This is a Sinclair Cambridge vintage calculator from 1973. It's not just any Sinclair Cambridge vintage calculator, but an original model 1. I know this because it has a "K" key. The model 2 had a "CE" key instead of "K".
The Cambridge was first released in the UK in 1973, and then a year later in the US. The original price was $79.95 for a DIY kit and $99.95 for a fully assembled one. Adjusted for inflation, this $99.95 would cost you $490 bucks today! So when you hear people complaining about the price of iPhones and iPads, you can remind them of how far we've come.
It takes four AAA batteries.
I popped some batteries in and powered it on. Unfortunately, it just displays a bunch of garbage.
Pressing the buttons doesn't seem to do anything. Each time, I get a random number. What digits illuminate also seems to be random and intermittent. One thing is for sure, it never displays the actual number you typed. Half the time, the display just cuts out completely.
Time to crack it open and see what's what.
Well, what do we have here? Is this actually a prototype? Or a model 1 with some tweaks? My Dad started working at Pico in 1974, so he's not sure of this calculator's origin. He found it in a junk pile. So who knows? It may have never worked at all.
The black chips are marked ITT 7319 and 7335. I couldn't find a single datasheet on either chip. They are probably just TTL chips. The top one is almost certainly an LED driver. The capacitors are also marked ITT, so they were probably just a general-purpose electronics distributor. I don't think they're anything custom.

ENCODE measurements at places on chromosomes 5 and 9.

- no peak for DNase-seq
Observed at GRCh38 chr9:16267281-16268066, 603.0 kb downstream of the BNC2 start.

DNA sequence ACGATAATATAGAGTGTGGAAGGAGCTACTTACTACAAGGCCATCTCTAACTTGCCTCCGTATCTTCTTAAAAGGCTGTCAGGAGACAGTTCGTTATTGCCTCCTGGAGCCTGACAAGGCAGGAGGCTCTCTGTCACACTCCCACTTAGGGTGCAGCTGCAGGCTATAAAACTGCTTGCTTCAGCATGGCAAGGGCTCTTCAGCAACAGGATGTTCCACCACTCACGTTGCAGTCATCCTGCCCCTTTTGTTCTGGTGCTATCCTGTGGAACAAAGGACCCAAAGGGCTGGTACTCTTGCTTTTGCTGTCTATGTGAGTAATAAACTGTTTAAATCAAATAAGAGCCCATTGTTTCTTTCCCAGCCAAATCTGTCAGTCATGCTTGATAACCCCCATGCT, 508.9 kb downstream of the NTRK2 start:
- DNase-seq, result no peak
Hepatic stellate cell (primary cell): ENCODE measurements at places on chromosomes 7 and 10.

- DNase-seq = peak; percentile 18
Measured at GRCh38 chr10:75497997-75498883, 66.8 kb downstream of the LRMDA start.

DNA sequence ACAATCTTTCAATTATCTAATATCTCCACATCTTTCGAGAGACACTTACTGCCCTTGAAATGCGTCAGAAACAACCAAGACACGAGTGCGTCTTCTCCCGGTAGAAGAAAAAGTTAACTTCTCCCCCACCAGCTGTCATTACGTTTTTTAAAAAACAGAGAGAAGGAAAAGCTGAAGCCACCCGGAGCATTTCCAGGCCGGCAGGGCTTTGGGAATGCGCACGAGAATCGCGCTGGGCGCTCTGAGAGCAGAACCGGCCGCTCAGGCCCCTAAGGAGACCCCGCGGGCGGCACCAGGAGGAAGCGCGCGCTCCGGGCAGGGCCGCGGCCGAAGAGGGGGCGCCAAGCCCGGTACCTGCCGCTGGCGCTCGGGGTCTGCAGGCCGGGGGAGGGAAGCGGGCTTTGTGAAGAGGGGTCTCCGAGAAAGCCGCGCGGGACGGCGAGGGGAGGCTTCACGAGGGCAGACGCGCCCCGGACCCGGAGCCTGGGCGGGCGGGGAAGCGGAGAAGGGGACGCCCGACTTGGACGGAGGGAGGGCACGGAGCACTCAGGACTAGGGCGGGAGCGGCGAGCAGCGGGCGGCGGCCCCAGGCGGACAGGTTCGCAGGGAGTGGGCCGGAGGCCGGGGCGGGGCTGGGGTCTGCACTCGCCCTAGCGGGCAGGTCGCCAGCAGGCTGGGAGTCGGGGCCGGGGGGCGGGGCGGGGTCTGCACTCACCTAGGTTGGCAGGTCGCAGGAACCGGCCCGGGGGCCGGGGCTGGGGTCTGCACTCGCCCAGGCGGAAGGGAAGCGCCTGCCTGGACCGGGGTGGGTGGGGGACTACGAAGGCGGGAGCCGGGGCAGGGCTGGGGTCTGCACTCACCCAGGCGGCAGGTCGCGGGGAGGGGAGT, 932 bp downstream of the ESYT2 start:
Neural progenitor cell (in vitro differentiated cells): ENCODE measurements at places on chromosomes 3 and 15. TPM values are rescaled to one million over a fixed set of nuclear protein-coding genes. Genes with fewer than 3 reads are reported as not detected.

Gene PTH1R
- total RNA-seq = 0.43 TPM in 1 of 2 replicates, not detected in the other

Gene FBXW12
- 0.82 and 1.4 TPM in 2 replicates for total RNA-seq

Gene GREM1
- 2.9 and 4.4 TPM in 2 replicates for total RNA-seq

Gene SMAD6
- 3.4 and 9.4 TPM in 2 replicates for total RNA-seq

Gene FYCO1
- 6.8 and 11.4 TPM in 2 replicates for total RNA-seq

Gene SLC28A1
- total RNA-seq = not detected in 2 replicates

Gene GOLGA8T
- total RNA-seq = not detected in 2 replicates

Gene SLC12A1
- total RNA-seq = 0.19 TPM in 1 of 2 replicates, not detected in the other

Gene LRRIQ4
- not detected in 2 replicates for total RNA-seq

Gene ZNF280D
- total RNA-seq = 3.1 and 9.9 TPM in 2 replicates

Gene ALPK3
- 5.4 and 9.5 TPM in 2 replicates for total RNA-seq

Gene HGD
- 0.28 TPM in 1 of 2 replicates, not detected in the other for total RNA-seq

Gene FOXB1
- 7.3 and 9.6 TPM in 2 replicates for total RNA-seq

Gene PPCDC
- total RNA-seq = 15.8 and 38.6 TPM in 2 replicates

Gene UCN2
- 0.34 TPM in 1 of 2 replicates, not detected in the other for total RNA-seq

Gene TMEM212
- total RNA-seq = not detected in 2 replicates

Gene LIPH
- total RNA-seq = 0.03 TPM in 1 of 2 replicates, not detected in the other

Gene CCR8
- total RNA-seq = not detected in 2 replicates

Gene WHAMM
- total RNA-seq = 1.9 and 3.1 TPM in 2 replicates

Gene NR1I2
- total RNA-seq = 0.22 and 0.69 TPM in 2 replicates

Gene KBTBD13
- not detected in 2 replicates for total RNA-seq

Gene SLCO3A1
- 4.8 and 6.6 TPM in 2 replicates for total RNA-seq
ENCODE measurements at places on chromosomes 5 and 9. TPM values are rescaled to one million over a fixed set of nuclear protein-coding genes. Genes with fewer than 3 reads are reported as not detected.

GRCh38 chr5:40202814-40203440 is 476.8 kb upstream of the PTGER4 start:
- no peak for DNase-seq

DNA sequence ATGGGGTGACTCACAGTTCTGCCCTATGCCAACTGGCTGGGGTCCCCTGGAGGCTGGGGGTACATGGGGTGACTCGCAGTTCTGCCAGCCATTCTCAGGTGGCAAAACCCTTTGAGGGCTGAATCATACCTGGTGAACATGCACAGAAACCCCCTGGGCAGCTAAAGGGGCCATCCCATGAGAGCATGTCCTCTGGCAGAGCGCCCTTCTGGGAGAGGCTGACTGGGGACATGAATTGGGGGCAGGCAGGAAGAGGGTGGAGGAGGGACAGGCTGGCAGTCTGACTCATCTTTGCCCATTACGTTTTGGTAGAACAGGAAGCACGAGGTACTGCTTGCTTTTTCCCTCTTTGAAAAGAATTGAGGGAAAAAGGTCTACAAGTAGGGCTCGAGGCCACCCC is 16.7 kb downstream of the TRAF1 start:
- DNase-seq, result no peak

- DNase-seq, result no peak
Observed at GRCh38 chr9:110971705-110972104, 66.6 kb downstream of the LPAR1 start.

The main microcontroller is marked "GIMT3 C550". It's manufactured by General Instruments Microelectronics. My Dad's boss, George Stevenson, started the Glenrothes branch of GI in Scotland in 1972. He then left GI in order to start up Pico Electronics, Ltd in order to develop a single chip calculator. So it makes sense that my Dad would find an early calculator with a GI chip in a junk pile at Pico.
It's definitely a prototype. The white chips were never used in production calculators.
I touched up a few solder joints that looked a little shoddy, but it had no effect. This calculator is toast.
I'd love to liberate the display from it and repurpose it as a digital clock, but the vintage calculator geeks would probably lose their mind.
For now, I'll just have to marvel at this little piece of microcontroller history.